Financial independence is a cornerstone of human dignity. Many senior citizens savings won't be able to support them in old age. To stop them from extending their useful working lives, making real contributions to society and being financially independent for much longer is a needless cruelty which can be easily fixed by some right-thinking policy changes - The Sun.

Tuesday, April 3, 2007

Mr. World

Mr World 2007 Final

Exactly one year after winning the Mr Spain contest, Juan Garcia has scooped the prestigious title of Mr World 2007. The most desirable man of the world hails from Malaga in southern Spain and lives in the capital Madrid.

Juan trained long and hard to achieve this peak of excellence, including three months of exercise, rest and abstinence from alcohol not easy for a sommelier. The lucky Spaniard now begins a reign of charitable work and travel.

"I cannot believe it, it is amazing. It is a dream come true,I would never have believed. I am so proud for my family and my country." At the contest in Sanya, China to watch Juan win the Mr World 2007 title were his two sisters and their husbands.

Monday, April 2, 2007

News Flash

Tsunami Hits Solomons, Wipes Out Village

HONIARA, Solomon Islands (AP) - A bone-rattling earthquake sparked a tsunami that sent 10-foot high waves crashing into parts of the Solomon Islands on Monday, wiping out one village and killing at least three people, officials and witnesses said. The large waves struck the western town of Gizo, inundating buildings and causing widespread destruction within five minutes of the earthquake.

Solar Halo

Solar Halo, a rainbow around the sun was seen by penangites over George Town on wednesday, 21st march afternoon - Starpic.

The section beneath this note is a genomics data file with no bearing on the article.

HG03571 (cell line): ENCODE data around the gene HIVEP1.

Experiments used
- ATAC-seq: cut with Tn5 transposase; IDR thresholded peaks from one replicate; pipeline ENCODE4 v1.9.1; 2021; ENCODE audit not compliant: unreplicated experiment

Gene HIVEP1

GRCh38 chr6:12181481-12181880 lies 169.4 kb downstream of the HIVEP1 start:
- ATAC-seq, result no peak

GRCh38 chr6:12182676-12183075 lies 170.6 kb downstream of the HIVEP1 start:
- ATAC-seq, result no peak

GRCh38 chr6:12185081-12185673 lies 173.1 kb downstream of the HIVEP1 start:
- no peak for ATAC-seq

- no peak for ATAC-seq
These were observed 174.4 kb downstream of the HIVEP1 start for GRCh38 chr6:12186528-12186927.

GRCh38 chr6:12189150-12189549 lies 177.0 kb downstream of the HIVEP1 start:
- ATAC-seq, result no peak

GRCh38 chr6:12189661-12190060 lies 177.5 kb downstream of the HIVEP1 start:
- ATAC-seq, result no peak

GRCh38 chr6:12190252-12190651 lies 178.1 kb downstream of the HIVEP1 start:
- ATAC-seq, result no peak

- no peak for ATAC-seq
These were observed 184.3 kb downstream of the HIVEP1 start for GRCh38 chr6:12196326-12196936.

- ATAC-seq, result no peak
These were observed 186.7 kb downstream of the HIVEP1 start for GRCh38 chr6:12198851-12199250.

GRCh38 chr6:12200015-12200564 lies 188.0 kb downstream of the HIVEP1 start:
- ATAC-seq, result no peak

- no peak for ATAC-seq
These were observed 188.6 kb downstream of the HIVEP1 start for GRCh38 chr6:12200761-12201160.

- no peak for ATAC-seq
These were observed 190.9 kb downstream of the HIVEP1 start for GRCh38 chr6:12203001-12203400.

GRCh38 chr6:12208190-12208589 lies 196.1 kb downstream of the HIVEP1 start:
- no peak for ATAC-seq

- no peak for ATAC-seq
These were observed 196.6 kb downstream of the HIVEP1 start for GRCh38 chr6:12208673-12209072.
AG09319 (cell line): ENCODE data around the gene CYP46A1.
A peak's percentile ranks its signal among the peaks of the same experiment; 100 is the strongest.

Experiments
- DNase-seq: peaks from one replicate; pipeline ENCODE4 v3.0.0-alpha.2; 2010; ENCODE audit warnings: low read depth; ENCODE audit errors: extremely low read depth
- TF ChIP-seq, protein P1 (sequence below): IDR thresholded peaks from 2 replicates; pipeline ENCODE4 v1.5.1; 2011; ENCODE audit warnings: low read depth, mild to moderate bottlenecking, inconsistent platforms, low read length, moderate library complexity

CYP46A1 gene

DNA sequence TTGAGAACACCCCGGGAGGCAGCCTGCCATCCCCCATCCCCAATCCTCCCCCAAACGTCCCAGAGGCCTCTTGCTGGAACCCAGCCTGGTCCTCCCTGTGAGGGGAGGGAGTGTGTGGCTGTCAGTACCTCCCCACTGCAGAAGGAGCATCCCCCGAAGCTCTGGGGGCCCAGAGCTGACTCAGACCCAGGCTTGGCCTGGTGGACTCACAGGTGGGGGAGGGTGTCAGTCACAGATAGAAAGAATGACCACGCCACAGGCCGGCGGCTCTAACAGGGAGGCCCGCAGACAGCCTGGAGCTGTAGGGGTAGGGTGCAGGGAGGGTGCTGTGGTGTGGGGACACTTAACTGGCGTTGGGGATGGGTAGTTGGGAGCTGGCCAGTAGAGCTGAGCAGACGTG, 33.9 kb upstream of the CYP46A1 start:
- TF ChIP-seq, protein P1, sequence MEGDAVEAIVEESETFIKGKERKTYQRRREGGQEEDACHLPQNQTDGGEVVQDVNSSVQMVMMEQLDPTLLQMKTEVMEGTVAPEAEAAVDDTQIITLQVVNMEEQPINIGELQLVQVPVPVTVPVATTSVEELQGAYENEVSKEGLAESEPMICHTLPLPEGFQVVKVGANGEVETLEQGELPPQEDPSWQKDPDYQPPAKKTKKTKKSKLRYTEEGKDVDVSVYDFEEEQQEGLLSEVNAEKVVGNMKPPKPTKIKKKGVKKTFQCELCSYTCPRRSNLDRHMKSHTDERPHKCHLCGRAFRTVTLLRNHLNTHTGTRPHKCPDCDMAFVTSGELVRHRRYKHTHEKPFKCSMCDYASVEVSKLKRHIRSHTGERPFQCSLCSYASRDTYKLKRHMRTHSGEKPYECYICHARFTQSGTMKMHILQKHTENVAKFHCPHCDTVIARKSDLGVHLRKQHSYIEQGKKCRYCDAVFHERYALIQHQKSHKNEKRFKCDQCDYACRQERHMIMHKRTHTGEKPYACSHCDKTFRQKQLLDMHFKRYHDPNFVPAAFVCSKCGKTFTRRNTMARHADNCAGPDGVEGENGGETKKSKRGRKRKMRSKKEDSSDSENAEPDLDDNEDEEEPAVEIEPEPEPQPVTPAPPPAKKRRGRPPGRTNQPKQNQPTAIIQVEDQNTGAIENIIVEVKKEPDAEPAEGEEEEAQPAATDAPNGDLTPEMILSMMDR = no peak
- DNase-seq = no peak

Sunday, April 1, 2007

Subashini's Case - 3

Subashini's case - Worrying implications for non-Muslim spouse.

Contributed by Norman Fernandez in Malaysiakini today. (Norman Fernandez, is a practicing lawyer in private practice in Johor)

“ ...........In a democratic country, one has to accept the view of the majority. 121A(1A) will not be a problem if the civil court has the courage to act fairly and independently. The system is just if the judicial process is in place. The reason for such a clause was that the Syariah Court was more competent to deal with Islamic affairs.

Schedule 9 of the constitution is clear that the Syariah Court only has jurisdiction over people professing Islam. Yet it has constantly been ignored. However, the constitutionality of law rests upon civil court. But none of the civil judges are prepared to look at it this way. It is an abdication of power and function.

Therefore, it is the problem of the court and not the legislation. If the civil court judge is true to the oath, there will be no problems like we are facing now. 121(1A) is not intended to limit the civil courts.............”

Subashini's Case - 2

Quoting Wong Chun Wai quoting Datuk Zaid Ibrahim (a lawyer) commenting on the case in The Star today :

"Even if Subashini wants to submit to the Syariah Court, she can't. Jurisdiction is not a question of choice or submission; it is a question of law."